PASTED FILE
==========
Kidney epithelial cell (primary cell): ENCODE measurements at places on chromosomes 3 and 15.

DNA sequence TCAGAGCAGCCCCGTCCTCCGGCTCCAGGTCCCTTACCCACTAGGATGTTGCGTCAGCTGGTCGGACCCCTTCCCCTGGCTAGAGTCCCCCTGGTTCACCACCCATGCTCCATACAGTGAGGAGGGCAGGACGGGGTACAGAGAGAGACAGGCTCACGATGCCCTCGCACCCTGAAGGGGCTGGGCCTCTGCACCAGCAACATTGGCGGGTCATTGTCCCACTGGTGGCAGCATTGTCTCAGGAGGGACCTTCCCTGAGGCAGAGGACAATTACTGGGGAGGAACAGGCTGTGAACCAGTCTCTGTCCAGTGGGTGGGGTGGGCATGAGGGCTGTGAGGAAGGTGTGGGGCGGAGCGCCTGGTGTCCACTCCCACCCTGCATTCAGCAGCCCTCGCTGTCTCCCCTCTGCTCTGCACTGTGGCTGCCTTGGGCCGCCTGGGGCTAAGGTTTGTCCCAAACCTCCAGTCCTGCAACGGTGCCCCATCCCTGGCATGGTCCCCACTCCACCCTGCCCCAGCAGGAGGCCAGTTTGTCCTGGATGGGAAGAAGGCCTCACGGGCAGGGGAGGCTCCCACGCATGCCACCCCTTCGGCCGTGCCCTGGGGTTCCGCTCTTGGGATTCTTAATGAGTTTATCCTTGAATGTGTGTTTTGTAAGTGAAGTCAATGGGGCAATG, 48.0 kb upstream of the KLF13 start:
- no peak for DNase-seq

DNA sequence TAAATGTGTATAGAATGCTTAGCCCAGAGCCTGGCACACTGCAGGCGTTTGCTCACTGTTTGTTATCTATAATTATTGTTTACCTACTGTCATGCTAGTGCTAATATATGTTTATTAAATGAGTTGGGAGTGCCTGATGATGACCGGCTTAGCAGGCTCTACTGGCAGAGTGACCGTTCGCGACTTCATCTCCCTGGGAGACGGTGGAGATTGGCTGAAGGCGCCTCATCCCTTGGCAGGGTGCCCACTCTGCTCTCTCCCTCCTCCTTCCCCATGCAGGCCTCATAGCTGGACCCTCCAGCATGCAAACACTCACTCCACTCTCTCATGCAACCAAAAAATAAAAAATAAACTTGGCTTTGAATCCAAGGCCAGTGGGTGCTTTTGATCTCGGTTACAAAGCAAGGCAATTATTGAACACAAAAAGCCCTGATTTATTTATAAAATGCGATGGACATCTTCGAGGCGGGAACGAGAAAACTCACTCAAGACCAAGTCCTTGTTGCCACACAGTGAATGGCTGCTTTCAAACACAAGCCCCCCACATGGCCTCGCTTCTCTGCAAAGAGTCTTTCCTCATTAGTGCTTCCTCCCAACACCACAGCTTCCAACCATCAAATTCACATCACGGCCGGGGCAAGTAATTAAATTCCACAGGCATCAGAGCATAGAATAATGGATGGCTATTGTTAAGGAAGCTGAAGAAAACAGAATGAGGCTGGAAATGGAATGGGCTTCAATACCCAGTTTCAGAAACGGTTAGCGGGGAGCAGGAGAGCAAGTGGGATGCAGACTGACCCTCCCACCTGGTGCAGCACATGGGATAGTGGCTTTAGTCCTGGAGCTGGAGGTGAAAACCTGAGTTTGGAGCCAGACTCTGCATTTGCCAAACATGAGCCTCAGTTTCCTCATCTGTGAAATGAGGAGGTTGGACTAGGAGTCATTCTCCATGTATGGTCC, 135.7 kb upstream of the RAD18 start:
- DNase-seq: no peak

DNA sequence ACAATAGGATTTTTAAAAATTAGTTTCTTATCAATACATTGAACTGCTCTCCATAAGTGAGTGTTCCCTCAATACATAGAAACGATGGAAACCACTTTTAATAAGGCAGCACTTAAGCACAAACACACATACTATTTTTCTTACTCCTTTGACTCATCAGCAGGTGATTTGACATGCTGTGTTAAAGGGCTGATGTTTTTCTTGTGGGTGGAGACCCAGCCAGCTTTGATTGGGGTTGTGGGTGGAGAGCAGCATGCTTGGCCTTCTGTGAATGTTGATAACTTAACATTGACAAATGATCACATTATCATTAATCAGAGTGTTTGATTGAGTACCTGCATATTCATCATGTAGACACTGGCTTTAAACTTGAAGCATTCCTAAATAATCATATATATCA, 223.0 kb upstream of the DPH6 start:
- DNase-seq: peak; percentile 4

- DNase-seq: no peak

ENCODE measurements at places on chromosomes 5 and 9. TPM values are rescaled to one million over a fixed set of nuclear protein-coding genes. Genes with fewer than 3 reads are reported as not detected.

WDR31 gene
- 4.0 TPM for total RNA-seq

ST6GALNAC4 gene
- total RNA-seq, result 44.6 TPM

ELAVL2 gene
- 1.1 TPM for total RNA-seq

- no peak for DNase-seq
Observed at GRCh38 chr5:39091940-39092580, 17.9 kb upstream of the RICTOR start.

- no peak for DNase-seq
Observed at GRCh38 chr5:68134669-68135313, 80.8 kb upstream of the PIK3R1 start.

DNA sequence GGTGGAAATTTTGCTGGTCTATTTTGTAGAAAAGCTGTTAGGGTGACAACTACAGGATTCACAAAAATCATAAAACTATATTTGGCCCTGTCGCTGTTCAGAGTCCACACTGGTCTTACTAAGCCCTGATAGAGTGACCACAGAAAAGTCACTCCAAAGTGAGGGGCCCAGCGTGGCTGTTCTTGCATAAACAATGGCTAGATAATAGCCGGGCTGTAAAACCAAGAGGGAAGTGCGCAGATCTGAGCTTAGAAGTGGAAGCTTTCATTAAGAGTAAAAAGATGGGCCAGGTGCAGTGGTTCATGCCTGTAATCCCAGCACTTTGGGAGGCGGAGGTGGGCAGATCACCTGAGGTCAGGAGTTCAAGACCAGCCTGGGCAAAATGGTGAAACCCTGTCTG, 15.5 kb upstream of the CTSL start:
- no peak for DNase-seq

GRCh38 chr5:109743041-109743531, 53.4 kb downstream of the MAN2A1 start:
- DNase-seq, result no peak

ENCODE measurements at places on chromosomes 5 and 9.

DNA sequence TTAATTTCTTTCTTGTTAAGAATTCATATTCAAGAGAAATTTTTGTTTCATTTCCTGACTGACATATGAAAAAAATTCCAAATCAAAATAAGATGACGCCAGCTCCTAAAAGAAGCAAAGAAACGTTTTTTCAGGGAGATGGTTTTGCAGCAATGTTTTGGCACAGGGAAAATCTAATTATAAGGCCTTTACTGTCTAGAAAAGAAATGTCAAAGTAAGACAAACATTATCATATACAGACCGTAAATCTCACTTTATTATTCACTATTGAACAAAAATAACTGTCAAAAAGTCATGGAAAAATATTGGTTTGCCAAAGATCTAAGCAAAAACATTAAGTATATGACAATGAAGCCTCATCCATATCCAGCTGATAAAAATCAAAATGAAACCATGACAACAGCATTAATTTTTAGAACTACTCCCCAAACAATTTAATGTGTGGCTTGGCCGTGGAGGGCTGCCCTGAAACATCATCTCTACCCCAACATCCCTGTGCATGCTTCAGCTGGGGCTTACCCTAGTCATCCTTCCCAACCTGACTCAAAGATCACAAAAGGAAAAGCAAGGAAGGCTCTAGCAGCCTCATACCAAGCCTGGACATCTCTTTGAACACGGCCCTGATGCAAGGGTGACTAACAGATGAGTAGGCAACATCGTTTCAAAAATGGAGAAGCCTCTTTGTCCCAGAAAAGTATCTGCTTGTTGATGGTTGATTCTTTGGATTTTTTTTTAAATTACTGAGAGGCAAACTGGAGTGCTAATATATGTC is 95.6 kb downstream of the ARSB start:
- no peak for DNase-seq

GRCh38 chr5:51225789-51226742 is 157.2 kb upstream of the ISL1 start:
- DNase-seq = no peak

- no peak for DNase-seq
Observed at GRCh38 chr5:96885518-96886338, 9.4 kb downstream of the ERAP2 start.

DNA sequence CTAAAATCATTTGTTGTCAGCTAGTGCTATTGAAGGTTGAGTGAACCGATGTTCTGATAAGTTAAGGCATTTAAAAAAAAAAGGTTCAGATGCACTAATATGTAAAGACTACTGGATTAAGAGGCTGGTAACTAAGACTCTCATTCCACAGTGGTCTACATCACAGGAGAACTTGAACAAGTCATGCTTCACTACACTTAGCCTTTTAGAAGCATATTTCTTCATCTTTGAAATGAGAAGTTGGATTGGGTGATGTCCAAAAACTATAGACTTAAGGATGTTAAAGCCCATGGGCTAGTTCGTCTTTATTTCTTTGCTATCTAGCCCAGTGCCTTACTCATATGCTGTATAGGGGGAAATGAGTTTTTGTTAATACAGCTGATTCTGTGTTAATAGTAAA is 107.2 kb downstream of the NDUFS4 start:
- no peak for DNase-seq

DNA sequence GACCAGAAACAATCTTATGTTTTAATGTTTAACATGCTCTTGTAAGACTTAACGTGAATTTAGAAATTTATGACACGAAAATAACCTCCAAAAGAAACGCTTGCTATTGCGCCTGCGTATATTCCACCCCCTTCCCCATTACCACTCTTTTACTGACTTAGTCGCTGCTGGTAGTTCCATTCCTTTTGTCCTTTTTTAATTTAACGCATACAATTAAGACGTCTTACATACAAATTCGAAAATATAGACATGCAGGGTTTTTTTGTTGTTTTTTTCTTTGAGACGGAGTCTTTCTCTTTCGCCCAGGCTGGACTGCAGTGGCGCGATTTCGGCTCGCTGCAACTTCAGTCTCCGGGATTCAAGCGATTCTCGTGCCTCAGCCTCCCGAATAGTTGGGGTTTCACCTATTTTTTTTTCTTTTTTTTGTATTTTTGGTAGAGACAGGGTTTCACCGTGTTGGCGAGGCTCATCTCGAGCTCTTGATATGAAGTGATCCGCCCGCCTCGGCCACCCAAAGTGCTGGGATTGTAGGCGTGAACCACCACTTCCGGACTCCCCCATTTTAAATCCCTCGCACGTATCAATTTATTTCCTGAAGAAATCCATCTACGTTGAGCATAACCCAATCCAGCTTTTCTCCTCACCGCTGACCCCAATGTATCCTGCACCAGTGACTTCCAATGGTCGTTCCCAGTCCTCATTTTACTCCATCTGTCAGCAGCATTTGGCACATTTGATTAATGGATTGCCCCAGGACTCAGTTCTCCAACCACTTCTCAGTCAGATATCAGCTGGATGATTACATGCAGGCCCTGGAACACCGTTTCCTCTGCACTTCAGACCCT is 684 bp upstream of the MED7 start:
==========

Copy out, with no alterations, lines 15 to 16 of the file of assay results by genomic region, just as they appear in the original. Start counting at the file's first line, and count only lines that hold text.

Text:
- 1.1 TPM for total RNA-seq

- no peak for DNase-seq